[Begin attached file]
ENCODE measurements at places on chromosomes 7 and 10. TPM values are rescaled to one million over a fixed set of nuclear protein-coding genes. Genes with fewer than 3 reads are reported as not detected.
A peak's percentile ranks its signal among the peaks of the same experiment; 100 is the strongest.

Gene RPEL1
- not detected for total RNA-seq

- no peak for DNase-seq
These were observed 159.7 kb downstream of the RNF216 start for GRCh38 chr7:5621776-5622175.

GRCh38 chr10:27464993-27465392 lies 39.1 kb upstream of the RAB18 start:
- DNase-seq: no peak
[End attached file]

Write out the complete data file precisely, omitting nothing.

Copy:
ENCODE measurements at places on chromosomes 7 and 10. TPM values are rescaled to one million over a fixed set of nuclear protein-coding genes. Genes with fewer than 3 reads are reported as not detected.
A peak's percentile ranks its signal among the peaks of the same experiment; 100 is the strongest.

Gene RPEL1
- not detected for total RNA-seq

- no peak for DNase-seq
These were observed 159.7 kb downstream of the RNF216 start for GRCh38 chr7:5621776-5622175.

GRCh38 chr10:27464993-27465392 lies 39.1 kb upstream of the RAB18 start:
- DNase-seq: no peak